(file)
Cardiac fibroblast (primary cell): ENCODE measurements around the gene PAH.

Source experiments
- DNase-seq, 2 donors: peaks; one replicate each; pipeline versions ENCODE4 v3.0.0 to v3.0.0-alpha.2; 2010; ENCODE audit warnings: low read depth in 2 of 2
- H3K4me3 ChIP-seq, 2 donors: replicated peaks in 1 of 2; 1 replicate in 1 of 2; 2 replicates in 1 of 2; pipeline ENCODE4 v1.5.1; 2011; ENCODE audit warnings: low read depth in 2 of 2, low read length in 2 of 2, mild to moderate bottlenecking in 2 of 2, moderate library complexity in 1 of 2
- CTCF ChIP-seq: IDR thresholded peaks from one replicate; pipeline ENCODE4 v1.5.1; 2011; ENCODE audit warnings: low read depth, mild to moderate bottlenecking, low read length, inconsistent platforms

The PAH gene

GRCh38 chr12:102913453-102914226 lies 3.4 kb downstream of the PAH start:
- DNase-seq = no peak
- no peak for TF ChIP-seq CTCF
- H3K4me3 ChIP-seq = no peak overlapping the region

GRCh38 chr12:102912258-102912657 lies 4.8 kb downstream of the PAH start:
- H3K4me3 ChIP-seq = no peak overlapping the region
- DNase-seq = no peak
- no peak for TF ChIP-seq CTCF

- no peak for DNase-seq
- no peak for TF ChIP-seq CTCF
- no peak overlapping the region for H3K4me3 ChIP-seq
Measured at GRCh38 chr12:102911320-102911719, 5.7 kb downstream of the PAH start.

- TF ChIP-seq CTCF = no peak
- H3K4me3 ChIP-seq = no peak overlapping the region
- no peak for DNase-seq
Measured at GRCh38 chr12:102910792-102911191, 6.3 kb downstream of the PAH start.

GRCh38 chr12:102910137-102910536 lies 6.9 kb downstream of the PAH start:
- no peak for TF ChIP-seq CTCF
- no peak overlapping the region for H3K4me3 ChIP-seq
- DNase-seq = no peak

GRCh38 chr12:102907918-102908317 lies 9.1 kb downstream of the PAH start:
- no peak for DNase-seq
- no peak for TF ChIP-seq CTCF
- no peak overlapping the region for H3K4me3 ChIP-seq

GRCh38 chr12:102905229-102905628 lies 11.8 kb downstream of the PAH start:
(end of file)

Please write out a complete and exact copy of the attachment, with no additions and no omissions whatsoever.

Cardiac fibroblast (primary cell): ENCODE measurements around the gene PAH.

Source experiments
- DNase-seq, 2 donors: peaks; one replicate each; pipeline versions ENCODE4 v3.0.0 to v3.0.0-alpha.2; 2010; ENCODE audit warnings: low read depth in 2 of 2
- H3K4me3 ChIP-seq, 2 donors: replicated peaks in 1 of 2; 1 replicate in 1 of 2; 2 replicates in 1 of 2; pipeline ENCODE4 v1.5.1; 2011; ENCODE audit warnings: low read depth in 2 of 2, low read length in 2 of 2, mild to moderate bottlenecking in 2 of 2, moderate library complexity in 1 of 2
- CTCF ChIP-seq: IDR thresholded peaks from one replicate; pipeline ENCODE4 v1.5.1; 2011; ENCODE audit warnings: low read depth, mild to moderate bottlenecking, low read length, inconsistent platforms

The PAH gene

GRCh38 chr12:102913453-102914226 lies 3.4 kb downstream of the PAH start:
- DNase-seq = no peak
- no peak for TF ChIP-seq CTCF
- H3K4me3 ChIP-seq = no peak overlapping the region

GRCh38 chr12:102912258-102912657 lies 4.8 kb downstream of the PAH start:
- H3K4me3 ChIP-seq = no peak overlapping the region
- DNase-seq = no peak
- no peak for TF ChIP-seq CTCF

- no peak for DNase-seq
- no peak for TF ChIP-seq CTCF
- no peak overlapping the region for H3K4me3 ChIP-seq
Measured at GRCh38 chr12:102911320-102911719, 5.7 kb downstream of the PAH start.

- TF ChIP-seq CTCF = no peak
- H3K4me3 ChIP-seq = no peak overlapping the region
- no peak for DNase-seq
Measured at GRCh38 chr12:102910792-102911191, 6.3 kb downstream of the PAH start.

GRCh38 chr12:102910137-102910536 lies 6.9 kb downstream of the PAH start:
- no peak for TF ChIP-seq CTCF
- no peak overlapping the region for H3K4me3 ChIP-seq
- DNase-seq = no peak

GRCh38 chr12:102907918-102908317 lies 9.1 kb downstream of the PAH start:
- no peak for DNase-seq
- no peak for TF ChIP-seq CTCF
- no peak overlapping the region for H3K4me3 ChIP-seq

GRCh38 chr12:102905229-102905628 lies 11.8 kb downstream of the PAH start: